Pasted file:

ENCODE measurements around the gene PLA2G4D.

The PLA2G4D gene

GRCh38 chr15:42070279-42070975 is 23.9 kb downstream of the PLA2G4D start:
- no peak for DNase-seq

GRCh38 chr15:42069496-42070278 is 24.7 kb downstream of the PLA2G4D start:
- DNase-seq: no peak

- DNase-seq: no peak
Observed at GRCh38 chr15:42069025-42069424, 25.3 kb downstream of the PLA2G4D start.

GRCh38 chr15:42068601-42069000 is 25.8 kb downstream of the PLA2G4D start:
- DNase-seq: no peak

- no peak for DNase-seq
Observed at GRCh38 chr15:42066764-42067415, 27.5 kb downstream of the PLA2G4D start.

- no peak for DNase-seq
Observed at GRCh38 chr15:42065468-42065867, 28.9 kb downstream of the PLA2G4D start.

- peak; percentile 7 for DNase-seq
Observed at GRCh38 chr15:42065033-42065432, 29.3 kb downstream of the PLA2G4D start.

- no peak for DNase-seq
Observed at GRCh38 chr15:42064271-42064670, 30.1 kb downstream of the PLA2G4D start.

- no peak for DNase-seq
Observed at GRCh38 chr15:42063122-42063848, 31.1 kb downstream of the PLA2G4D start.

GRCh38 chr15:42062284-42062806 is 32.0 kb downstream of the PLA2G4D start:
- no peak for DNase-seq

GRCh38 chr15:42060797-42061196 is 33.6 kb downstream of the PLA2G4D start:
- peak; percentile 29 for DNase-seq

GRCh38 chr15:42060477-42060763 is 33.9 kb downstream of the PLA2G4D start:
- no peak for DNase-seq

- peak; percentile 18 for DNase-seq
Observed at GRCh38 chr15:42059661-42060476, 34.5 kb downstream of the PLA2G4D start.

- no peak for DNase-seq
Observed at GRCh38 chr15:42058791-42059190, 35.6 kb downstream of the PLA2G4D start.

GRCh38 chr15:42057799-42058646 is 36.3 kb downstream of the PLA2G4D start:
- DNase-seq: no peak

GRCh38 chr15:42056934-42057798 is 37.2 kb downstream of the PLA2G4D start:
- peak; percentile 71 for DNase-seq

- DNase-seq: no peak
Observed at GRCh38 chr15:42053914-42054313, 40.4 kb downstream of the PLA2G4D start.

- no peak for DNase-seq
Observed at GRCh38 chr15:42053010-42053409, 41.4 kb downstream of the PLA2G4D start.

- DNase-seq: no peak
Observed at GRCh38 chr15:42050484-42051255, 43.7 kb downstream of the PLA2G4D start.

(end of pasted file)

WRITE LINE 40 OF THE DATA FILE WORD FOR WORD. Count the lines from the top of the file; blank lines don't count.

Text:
Observed at GRCh38 chr15:42050484-42051255, 43.7 kb downstream of the PLA2G4D start.